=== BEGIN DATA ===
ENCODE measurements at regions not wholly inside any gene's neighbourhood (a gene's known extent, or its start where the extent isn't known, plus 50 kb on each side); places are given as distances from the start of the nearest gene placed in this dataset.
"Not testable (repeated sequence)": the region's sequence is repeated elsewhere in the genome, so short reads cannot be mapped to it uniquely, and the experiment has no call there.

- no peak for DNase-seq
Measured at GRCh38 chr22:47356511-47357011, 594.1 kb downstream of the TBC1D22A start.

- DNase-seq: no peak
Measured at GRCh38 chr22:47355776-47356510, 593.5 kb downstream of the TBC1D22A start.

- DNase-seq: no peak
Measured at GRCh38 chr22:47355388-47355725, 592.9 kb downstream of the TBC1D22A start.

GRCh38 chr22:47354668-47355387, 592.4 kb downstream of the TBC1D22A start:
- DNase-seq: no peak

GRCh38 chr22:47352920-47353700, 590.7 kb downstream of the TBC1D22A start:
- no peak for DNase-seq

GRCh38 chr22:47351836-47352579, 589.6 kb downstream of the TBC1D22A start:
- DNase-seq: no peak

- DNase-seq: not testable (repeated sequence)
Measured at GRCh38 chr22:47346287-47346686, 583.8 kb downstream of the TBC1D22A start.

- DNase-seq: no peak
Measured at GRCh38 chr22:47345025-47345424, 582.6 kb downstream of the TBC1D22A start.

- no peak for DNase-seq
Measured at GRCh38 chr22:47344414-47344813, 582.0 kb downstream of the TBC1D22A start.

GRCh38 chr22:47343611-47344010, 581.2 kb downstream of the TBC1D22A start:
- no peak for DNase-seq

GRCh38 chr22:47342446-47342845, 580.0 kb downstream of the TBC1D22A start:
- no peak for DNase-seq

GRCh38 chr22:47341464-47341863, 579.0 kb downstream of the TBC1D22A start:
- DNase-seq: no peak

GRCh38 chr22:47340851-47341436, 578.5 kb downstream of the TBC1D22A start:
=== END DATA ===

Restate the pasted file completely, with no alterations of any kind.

ENCODE measurements at regions not wholly inside any gene's neighbourhood (a gene's known extent, or its start where the extent isn't known, plus 50 kb on each side); places are given as distances from the start of the nearest gene placed in this dataset.
"Not testable (repeated sequence)": the region's sequence is repeated elsewhere in the genome, so short reads cannot be mapped to it uniquely, and the experiment has no call there.

- no peak for DNase-seq
Measured at GRCh38 chr22:47356511-47357011, 594.1 kb downstream of the TBC1D22A start.

- DNase-seq: no peak
Measured at GRCh38 chr22:47355776-47356510, 593.5 kb downstream of the TBC1D22A start.

- DNase-seq: no peak
Measured at GRCh38 chr22:47355388-47355725, 592.9 kb downstream of the TBC1D22A start.

GRCh38 chr22:47354668-47355387, 592.4 kb downstream of the TBC1D22A start:
- DNase-seq: no peak

GRCh38 chr22:47352920-47353700, 590.7 kb downstream of the TBC1D22A start:
- no peak for DNase-seq

GRCh38 chr22:47351836-47352579, 589.6 kb downstream of the TBC1D22A start:
- DNase-seq: no peak

- DNase-seq: not testable (repeated sequence)
Measured at GRCh38 chr22:47346287-47346686, 583.8 kb downstream of the TBC1D22A start.

- DNase-seq: no peak
Measured at GRCh38 chr22:47345025-47345424, 582.6 kb downstream of the TBC1D22A start.

- no peak for DNase-seq
Measured at GRCh38 chr22:47344414-47344813, 582.0 kb downstream of the TBC1D22A start.

GRCh38 chr22:47343611-47344010, 581.2 kb downstream of the TBC1D22A start:
- no peak for DNase-seq

GRCh38 chr22:47342446-47342845, 580.0 kb downstream of the TBC1D22A start:
- no peak for DNase-seq

GRCh38 chr22:47341464-47341863, 579.0 kb downstream of the TBC1D22A start:
- DNase-seq: no peak

GRCh38 chr22:47340851-47341436, 578.5 kb downstream of the TBC1D22A start: